KAN-WIN shares timeline of gender-based violence toward Asian and Asian American women


Illustration by Eliana Storkamp

Chicago-based nonprofit KAN-WIN dedicates itself to supporting those affected by gender-based violence.

Jessica Ma, Assistant Campus Editor

Content warning: This story includes mentions of sexual assault and murder.

As part of Multicultural Student Affairs APIDA programming, Chicago nonprofit KAN-WIN facilitated a workshop and presented a timeline about gender-based violence in Asian Pacific Islander Desi American communities Tuesday. 

KAN-WIN provides services like legal advocacy and support groups to those affected by gender-based violence. The nonprofit aims to work toward women’s empowerment across Asian American communities. KAN-WIN’s education outreach coordinator Arthi Jacob spoke alongside youth and young adult organizer Abbey Zhu (Weinberg ’22). 

The presentation covered the time period from 111 B.C.E. and ending with the present. Each slide covered a significant event related to gender-based violence, including the Bangladesh Liberation War (1971), Chinese imperialism in Vietnam (111 B.C.E.) and the founding of KAN-WIN (1990). 

“We created this timeline to talk through how our experiences of gender and gender oppression as Asian women are highly racialized,” Jacob said. “The oppression of Asian and Asian American women under patriarchy is inextricable from histories of racism, colonialism, imperialism, militarism and immigration.”

The presenters invited the audience to talk about common themes across history, as well the differences. They facilitated discussion about how past gender-based violence intersects with the present.

Jacob told the story of Phoolan Devi. Devi, who later became a Member of Parliament in India in 1996, was subjected to child marriage, abuse and assault. After Devi was assaulted by a group of upper-caste men, she led a raid and shot the men at a river bank. 

Though Devi’s story is well-known, caste-privileged people interact with her experience in a way that fetishizes her trauma, Jacob said. 

“They’re still … reinforcing this violence against her,” they said. “That’s partly why I added that to the timeline.” 

MSA graduate assistant Grace Park said women in APIDA communities, especially those experiencing gender-based violence, cannot rely on legal systems to seek justice. 

Park said May Tsubouchi’s murder exemplifies this injustice in the legal system. In 1944, Tsubouchi, who was held at the Poston Internment Camp, was murdered by her co-worker, who had previously stalked and threatened her. However, official camp reports did not take action against the perpetrator. 

The government dismissed Tsubouchi’s experiences, labeling her a prostitute, Park said. At the same time, the government used her story to increase state surveillance in an already highly surveilled camp.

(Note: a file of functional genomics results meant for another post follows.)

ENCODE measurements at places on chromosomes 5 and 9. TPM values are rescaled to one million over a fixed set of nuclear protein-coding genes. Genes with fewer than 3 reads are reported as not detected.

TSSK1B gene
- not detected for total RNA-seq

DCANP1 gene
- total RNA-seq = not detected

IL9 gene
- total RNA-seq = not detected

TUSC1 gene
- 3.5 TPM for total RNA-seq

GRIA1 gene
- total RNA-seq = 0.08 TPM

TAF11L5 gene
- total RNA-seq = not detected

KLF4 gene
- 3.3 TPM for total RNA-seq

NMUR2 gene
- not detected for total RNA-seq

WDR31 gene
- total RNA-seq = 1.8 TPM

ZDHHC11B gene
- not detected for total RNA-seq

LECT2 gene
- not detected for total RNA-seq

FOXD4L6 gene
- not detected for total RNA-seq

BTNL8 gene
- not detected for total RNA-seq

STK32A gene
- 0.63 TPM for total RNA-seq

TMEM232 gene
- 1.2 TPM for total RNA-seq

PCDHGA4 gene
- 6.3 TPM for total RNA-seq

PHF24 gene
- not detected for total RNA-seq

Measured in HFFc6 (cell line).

Though the legal system claims to support those affected by gender-based violence, that doesn’t hold always true, Park said. 

“Those protections are primarily for white, cis women,” Park said. “It often brings greater danger to the women in our communities, femmes, trans folks, nonbinary folks — who try to report and then end up getting punished, incarcerated or further surveilled.” 

At the end of the presentation, Jacob and Zhu highlighted the war on terror. The 2001 Patriot Act legalized the unconstitutional surveillance of Muslim communities, which contributes to the overpolicing of Muslim women, Jacob said. 

Zhu spoke about Yang Song, a sex worker who died in a New York police raid in 2017. The previous year, a police officer sexually assaulted and threatened her at gunpoint. If she didn’t cooperate, the officer said, she would be deported. 

Zhu said this case illustrates how policing, imperialism and militarism tie together. These forces are complicit and active agents of violence against AAPI women, Zhu said. 

“(There’s the) idea that sex workers or people who are participating in the sex trade are somehow deserving of violence, because they’re inherently immoral,” Zhu said. “What pushes people to participate in the sex trade are also those larger systems of domination and oppression.”

Jacob emphasized the importance of naming violence against AAPI women, whether it be racism, fetishization or imperialism. 

Conversations about gender-based violence typically center white, middle to upper class women, according to Jacob. Histories and experiences of Asian and Asian American women have been traditionally excluded from mainstream narratives, Jacob said. 

“The solutions generated by the mainstream anti-violence movement that exists as of right now have been ineffective and harmful to Asian and Asian American survivors,” Jacob said. “This is what we want to remedy.”

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Twitter: @JessicaMa2025

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